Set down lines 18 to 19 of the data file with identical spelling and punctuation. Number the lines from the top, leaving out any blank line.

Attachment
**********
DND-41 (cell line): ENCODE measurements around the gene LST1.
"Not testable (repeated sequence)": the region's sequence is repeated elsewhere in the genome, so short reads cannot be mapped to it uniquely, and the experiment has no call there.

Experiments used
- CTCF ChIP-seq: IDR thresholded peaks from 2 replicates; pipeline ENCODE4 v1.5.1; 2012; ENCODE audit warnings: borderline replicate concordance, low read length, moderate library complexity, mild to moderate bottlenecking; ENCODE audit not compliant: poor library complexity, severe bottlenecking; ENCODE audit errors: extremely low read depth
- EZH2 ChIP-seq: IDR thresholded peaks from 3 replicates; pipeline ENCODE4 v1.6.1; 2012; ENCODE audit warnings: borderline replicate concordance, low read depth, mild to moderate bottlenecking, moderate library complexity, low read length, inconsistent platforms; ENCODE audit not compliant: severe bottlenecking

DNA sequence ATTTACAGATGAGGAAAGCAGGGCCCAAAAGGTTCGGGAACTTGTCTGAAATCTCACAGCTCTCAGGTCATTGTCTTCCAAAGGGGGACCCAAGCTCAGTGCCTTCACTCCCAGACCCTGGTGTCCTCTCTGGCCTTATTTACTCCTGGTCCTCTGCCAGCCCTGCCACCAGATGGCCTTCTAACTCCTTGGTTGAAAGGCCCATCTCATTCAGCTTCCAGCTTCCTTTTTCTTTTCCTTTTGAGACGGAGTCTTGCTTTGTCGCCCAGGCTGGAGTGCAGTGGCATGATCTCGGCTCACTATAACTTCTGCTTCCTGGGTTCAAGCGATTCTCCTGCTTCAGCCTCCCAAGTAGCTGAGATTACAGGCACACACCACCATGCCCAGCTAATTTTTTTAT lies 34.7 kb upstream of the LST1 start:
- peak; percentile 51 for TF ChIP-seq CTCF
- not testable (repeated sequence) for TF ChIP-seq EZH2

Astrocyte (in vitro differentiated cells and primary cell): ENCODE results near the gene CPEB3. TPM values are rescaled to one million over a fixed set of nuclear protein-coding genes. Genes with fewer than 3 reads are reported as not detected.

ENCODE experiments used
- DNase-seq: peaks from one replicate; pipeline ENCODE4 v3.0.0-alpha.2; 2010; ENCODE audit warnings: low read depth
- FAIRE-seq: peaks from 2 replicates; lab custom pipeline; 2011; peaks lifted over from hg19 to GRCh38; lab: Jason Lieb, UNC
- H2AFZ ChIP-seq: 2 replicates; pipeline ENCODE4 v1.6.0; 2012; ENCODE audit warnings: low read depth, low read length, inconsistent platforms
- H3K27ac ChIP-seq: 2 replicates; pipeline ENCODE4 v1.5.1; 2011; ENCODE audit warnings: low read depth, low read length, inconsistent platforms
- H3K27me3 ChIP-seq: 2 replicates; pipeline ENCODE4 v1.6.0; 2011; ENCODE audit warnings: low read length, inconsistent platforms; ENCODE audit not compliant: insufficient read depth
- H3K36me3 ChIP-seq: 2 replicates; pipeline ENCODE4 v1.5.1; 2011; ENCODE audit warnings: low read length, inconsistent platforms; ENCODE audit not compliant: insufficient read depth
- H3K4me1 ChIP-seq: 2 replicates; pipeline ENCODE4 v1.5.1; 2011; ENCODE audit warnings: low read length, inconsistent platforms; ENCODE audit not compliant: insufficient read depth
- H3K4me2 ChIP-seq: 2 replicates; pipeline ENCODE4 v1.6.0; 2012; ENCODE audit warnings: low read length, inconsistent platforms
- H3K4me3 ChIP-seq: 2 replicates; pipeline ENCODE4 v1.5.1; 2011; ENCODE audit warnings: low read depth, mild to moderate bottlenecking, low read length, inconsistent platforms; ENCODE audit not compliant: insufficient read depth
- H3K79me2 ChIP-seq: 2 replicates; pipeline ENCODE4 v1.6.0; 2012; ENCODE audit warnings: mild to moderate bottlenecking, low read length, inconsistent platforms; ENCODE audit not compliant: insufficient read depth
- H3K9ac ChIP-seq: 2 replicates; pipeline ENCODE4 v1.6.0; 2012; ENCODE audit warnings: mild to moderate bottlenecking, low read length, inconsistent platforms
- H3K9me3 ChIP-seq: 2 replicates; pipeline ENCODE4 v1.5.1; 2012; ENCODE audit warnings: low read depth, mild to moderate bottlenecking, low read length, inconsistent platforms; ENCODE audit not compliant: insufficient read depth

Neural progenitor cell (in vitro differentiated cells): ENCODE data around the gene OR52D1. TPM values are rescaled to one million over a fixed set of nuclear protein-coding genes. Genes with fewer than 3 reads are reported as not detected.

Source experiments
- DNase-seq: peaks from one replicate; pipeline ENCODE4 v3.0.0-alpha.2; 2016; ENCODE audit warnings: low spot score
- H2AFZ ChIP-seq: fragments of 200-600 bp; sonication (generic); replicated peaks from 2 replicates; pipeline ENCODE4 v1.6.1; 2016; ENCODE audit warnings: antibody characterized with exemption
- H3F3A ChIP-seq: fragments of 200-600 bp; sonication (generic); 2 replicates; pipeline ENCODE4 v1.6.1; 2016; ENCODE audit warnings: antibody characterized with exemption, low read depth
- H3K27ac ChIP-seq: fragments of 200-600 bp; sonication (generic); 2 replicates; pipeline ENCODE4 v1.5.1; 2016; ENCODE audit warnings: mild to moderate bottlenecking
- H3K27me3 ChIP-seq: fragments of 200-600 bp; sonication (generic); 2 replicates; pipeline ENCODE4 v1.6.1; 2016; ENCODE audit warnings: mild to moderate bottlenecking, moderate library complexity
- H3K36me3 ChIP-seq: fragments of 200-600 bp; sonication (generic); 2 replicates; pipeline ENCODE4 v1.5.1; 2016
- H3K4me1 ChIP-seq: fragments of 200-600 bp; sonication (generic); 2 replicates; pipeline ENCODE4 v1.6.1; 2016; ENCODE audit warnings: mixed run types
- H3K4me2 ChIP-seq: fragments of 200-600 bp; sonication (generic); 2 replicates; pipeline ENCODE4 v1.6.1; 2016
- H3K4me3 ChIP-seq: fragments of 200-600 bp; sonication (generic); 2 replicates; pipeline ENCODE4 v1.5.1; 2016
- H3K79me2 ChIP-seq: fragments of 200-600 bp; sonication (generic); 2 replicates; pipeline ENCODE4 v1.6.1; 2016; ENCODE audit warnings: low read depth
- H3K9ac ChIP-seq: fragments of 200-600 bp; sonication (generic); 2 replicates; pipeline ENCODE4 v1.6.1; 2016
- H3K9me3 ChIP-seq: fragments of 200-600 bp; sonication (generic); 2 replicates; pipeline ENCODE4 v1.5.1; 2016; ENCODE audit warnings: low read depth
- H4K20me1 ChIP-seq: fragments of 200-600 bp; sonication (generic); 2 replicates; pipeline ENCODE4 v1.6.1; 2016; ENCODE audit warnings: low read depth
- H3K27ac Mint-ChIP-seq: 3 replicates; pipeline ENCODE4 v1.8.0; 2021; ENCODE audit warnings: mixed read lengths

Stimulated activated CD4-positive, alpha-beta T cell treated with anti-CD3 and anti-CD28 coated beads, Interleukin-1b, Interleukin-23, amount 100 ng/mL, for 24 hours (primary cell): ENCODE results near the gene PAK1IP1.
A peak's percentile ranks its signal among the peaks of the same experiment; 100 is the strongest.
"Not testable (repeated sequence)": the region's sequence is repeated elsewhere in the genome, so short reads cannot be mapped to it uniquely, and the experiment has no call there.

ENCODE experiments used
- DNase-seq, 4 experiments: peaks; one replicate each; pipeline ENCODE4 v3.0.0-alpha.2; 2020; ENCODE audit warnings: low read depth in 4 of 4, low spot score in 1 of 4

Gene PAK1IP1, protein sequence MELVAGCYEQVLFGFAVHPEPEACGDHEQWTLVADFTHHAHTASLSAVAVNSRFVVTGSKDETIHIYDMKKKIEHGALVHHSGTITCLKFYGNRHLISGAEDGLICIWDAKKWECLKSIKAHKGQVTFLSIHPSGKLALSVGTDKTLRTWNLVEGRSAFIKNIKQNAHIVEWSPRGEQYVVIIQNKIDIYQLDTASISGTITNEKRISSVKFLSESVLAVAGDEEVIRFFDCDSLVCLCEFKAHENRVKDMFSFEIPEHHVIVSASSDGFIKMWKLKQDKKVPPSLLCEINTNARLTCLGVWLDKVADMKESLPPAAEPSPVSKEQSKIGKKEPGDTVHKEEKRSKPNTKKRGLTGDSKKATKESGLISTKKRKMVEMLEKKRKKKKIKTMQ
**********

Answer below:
- H3K4me2 ChIP-seq: 2 replicates; pipeline ENCODE4 v1.6.0; 2012; ENCODE audit warnings: low read length, inconsistent platforms
- H3K4me3 ChIP-seq: 2 replicates; pipeline ENCODE4 v1.5.1; 2011; ENCODE audit warnings: low read depth, mild to moderate bottlenecking, low read length, inconsistent platforms; ENCODE audit not compliant: insufficient read depth